Intentional Over-billing of Clients Leads to 2-year Suspension

by David Hricik, Mercer Law School

A partner at a major firm had been suspended initially for six months for intentionally over-billing certain clients for 450 hours of work she and other lawyers had not performed.  (Apparently, one justice initially decides the penalty in a bar proceeding there.). Bar counsel then argued to the entire court that six months was insufficient, and the Massachusetts Supreme Court agreed.  In its opening paragraph, the court stated:

The single justice acknowledged the respondent’s “admittedly cavalier attitude toward client billing,” but concluded that “the large number of hours she reported in 2015 is not substantial evidence that all or even most of the 450 hours at issue in this case were fraudulently billed.” Our focus, however, is not on the quantum of excessive fees that were billed, but on the fundamental dishonesty inherent in the respondent’s client billings themselves. It is not the sheer number of unworked hours that establishes the misconduct but, rather, the dishonesty manifested by billing for them at all.

The case, In the Matter of Zankowski (Mass. March 25, 2021) is here.

Yes, it’s a state case. But, consistent with this, over the years I’ve heard various speeches by attorneys from the OED say that they’re forgiving of many things — mistakes happen, hindsight is often 20-20 — but intentional misconduct is not one of those things I’ve heard them mention. As the Massachusetts court wrote, billing for them at all is what indicates a serious violation. And, related to that, many state disciplinary rules, like the USPTO Rules, require certain members of firms to have in place policies to ensure compliance with the ethical rules, and so one lawyer’s misconduct could cause ripple effects.

About David

Professor of Law, Mercer University School of Law. Formerly Of Counsel, Taylor English Duma, LLP and in 2012-13, judicial clerk to Chief Judge Rader.

7 thoughts on “Intentional Over-billing of Clients Leads to 2-year Suspension

  1. 1

    Thanks for posting this. I agree it seems informative and relevant to the kinds of issues that come up on this blog.

    Anyway, I hate to open up commenting on such a pedantic note, but I do have to nitpick on just one small aspect. The name of the court is the MA Supreme Judicial Court.

    I also noticed that the lawyer’s profile is still available on the firm’s website. And it doesn’t even mention anything about being suspended. That’s a little surprising, because I’d think at a minimum the suspension would be noted, if the page itself isn’t going to be removed. I’ll admit that I say all this without checking what exactly the rules would require for these kinds of situations.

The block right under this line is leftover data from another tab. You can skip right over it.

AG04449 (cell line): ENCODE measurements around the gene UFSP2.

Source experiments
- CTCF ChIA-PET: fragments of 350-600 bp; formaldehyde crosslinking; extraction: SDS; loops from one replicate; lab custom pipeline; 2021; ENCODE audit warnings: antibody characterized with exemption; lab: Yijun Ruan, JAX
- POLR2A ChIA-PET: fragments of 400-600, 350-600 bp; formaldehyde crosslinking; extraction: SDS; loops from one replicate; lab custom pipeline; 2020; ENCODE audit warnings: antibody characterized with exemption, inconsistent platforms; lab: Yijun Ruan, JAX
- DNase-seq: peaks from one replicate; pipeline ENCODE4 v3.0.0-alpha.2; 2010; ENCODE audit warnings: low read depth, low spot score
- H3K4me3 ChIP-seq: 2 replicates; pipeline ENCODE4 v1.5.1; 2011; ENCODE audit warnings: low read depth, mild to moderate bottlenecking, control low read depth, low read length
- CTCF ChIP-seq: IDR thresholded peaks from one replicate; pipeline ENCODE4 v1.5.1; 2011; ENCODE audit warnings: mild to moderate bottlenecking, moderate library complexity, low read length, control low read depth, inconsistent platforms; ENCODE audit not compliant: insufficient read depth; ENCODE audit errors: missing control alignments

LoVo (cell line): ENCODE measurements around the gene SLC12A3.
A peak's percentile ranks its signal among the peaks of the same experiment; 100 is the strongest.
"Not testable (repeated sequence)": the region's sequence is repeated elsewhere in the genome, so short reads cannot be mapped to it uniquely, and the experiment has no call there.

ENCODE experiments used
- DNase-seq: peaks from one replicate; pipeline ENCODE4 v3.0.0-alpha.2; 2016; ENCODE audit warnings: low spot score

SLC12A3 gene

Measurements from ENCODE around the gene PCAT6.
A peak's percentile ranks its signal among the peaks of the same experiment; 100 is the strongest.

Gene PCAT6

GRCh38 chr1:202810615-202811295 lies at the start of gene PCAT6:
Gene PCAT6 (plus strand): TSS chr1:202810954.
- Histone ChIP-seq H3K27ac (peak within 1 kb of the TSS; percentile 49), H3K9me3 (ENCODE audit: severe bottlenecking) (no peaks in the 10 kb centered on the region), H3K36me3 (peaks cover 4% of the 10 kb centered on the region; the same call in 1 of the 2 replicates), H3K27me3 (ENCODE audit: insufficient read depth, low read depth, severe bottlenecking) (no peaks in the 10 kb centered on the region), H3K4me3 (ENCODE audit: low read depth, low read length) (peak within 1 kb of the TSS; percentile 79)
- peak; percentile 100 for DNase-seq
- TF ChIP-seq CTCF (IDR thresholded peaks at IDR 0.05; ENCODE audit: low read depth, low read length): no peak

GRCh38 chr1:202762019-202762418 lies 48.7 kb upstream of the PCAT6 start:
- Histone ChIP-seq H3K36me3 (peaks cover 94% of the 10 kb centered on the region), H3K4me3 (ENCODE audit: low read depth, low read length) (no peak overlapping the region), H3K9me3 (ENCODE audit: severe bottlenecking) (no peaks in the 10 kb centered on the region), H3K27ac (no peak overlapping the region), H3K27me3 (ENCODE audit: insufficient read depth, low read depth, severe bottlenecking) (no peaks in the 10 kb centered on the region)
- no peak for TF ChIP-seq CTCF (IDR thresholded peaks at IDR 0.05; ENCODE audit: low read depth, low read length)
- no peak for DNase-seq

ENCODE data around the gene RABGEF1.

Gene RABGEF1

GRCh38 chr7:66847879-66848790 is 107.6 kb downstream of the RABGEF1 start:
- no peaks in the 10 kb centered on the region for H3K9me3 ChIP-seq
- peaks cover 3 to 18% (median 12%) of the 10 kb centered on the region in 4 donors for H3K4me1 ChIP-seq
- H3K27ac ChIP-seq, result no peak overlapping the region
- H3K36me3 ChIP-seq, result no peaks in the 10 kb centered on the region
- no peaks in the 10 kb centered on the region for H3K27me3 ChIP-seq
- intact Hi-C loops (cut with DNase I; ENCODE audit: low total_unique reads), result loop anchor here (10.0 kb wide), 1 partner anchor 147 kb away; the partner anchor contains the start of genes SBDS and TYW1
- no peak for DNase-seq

1. 1.1

      Hardreaders, I am not aware of any binding authority on the timing of updating (and what content would NEED BE included in updates).

      This may well be a “State-by-State” item, but it is an interesting point (even if outside the main thrust of IP law).

      1. 1.1.1

        Yes we’re getting far afield of the heartland of this blog, for sure. That said, if nothing else, her profile continues to list her bar admissions as including MA. It doesn’t verbatim say “licensed to practice” in MA, but the (quite) reasonable implication is that she is so licensed. I don’t know how one can square publishing that kind of info with her also currently being suspended from practice. I agree that removing the entire profile might not strictly be required, but at least the aspect of admissions seems problematic.

        Relatedly, she has a second admission in NY, so she may be facing reciprocal discipline there as well.

      2. 1.1.2

        The opinion remands the case to the county court for entry of an order of suspension. ’til then, nothing in place requiring correction of the website. I suspect the order of suspension — like disciplinary orders in other jurisdictions — will detail what the attorney has to do, such as notification of existing clients and so on.


          I shouldn’t have said “nothing;” I don’t know whether MA bar rules require action before entry of the county court order of suspension.

    2. 1.2

      Thanks for the correction. You raise an interesting point — suspensions have to be reported to the OED, and some states require reporting even administrative suspensions (you fail to respond to the OED letter verifying address, for example). That opens up a lot of messy issues…

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